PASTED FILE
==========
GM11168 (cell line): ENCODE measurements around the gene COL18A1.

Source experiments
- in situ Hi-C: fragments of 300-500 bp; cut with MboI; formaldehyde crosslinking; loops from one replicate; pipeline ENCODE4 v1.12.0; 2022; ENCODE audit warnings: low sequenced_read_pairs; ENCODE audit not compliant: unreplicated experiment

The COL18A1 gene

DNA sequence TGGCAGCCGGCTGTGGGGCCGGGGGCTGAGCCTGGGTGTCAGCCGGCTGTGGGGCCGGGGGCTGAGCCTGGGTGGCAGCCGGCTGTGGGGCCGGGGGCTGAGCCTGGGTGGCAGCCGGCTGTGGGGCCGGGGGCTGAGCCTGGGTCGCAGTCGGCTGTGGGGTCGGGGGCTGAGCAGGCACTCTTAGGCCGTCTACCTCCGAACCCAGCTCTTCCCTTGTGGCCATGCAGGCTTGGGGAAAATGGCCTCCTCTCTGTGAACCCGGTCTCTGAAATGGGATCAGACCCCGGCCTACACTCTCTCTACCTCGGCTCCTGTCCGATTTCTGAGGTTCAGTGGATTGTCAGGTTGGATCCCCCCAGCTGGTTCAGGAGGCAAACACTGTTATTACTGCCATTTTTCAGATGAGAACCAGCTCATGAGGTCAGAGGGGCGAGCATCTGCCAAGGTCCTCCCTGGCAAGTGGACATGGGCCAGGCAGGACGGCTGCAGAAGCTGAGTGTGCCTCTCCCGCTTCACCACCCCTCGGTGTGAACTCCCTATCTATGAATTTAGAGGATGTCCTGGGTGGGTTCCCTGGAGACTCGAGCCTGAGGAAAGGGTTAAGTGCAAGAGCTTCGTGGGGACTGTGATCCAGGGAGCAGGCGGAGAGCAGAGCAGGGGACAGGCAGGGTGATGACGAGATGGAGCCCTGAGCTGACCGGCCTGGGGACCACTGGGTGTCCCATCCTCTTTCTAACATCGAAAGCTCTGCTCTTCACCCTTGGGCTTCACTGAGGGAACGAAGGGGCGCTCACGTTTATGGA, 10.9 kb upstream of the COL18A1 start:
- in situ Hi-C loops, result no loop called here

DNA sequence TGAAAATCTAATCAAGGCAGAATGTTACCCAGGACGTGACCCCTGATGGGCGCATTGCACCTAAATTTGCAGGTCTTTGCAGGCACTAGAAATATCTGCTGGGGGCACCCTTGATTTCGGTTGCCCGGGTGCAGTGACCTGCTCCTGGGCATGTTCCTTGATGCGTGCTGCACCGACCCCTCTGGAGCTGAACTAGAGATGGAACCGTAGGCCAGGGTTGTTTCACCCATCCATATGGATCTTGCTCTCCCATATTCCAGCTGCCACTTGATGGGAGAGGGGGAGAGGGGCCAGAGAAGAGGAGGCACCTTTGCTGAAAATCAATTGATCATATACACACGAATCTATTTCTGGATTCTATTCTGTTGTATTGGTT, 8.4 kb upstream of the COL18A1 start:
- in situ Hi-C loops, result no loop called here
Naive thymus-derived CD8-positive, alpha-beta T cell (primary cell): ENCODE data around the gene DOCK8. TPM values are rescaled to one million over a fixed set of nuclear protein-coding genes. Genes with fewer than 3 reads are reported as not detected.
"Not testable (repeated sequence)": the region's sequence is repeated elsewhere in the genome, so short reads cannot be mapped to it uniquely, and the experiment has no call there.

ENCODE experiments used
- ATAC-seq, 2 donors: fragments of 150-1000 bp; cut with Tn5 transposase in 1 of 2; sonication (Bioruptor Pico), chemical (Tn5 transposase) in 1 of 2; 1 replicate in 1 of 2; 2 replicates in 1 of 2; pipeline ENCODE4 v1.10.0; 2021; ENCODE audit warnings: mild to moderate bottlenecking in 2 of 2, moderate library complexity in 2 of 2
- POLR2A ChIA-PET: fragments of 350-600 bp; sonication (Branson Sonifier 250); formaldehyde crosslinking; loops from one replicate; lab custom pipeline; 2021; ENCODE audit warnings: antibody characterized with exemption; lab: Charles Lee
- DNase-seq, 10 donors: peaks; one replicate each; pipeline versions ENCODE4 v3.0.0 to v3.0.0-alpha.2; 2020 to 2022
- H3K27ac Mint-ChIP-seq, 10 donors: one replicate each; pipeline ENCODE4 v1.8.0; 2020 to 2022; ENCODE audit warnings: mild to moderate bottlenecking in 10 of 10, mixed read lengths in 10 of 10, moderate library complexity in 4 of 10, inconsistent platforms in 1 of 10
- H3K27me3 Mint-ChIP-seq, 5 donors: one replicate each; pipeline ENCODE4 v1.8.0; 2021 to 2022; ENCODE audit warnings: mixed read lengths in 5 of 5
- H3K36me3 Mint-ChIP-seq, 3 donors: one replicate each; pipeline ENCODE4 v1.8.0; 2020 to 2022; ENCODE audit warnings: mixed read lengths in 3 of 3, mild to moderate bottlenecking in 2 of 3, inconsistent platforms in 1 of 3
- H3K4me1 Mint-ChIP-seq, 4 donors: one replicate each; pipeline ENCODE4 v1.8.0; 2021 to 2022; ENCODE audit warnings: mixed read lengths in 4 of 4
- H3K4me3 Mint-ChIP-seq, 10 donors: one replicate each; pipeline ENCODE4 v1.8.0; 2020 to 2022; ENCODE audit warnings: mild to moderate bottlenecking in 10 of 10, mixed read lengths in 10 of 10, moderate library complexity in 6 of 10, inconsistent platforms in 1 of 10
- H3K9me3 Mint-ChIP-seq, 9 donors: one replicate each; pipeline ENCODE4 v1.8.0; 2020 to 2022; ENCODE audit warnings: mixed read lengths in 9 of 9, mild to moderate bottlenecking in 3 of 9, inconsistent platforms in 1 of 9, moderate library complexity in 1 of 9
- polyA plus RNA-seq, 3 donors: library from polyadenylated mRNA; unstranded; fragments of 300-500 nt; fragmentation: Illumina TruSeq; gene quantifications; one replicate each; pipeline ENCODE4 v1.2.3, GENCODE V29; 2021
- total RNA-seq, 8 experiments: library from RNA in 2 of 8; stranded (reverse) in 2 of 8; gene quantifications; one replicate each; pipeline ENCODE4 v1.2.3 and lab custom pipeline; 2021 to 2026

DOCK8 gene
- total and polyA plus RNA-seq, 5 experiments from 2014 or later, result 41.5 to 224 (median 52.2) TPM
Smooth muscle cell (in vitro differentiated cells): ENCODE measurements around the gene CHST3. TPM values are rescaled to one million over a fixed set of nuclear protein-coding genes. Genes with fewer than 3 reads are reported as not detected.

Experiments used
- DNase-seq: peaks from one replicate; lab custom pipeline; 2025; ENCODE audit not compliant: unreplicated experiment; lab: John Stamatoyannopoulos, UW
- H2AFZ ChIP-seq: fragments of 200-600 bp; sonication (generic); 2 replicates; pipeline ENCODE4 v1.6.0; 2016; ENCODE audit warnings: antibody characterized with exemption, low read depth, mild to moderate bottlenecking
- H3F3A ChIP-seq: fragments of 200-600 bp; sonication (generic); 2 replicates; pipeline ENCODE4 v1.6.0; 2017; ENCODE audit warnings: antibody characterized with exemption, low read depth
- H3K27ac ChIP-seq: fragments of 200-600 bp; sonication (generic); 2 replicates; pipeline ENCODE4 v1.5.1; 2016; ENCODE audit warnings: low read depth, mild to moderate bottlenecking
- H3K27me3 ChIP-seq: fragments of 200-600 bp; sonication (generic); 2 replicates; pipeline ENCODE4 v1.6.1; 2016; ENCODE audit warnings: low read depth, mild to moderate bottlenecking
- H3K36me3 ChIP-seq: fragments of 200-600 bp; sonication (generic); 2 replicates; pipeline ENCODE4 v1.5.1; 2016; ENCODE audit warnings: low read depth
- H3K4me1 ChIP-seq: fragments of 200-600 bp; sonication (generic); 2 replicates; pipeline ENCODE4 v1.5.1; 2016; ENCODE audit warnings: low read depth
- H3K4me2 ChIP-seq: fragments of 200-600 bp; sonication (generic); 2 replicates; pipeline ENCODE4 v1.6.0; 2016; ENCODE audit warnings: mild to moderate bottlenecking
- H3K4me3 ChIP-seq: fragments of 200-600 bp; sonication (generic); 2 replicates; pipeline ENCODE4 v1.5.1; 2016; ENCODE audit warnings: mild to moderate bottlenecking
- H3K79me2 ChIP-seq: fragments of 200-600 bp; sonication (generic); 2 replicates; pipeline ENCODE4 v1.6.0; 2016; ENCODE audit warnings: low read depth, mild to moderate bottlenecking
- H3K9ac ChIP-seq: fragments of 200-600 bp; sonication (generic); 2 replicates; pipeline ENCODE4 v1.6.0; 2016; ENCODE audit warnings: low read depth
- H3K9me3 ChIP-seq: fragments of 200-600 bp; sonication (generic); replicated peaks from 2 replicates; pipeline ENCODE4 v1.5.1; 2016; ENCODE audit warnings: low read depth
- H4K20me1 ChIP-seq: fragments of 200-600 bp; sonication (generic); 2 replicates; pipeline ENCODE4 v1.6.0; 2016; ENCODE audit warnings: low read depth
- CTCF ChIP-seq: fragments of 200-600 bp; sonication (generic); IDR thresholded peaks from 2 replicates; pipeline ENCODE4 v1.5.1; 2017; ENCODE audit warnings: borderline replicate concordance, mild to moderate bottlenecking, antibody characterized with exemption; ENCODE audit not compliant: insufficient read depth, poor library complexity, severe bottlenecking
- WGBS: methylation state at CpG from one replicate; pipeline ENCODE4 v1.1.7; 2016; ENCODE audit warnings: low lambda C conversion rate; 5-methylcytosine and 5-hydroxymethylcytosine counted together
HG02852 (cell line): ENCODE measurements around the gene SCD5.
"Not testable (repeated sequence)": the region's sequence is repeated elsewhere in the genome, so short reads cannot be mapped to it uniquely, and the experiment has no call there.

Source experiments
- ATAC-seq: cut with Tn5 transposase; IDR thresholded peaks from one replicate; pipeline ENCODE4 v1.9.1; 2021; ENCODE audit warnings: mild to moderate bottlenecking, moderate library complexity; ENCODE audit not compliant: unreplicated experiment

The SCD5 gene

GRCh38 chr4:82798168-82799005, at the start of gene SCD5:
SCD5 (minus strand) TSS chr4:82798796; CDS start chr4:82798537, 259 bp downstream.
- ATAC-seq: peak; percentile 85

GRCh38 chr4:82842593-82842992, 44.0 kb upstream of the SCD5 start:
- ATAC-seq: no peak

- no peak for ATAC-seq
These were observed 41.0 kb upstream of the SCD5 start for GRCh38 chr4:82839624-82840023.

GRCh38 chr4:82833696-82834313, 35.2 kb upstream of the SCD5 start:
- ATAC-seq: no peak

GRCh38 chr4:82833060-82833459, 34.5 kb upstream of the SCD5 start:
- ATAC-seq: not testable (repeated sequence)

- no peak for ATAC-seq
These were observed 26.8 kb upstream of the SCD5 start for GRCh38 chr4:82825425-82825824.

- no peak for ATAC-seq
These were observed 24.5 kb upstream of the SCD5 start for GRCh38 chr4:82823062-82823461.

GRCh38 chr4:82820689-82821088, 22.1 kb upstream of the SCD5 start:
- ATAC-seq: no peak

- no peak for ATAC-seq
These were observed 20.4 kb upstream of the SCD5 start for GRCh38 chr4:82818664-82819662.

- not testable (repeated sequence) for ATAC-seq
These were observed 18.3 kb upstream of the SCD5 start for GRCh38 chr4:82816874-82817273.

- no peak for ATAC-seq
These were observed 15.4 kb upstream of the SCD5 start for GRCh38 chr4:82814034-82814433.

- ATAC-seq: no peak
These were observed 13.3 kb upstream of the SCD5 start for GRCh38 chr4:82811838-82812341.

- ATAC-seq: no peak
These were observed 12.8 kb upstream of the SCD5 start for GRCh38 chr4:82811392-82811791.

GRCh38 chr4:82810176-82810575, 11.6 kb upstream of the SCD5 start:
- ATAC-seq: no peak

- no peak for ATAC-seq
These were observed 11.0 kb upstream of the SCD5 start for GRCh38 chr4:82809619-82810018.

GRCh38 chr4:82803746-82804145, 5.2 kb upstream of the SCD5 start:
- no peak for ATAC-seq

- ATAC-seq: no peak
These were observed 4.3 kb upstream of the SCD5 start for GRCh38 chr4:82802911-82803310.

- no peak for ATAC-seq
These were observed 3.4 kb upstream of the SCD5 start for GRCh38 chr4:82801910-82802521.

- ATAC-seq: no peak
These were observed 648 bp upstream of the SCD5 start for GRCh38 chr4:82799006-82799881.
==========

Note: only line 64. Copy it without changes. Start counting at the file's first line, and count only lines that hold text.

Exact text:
- no peak for ATAC-seq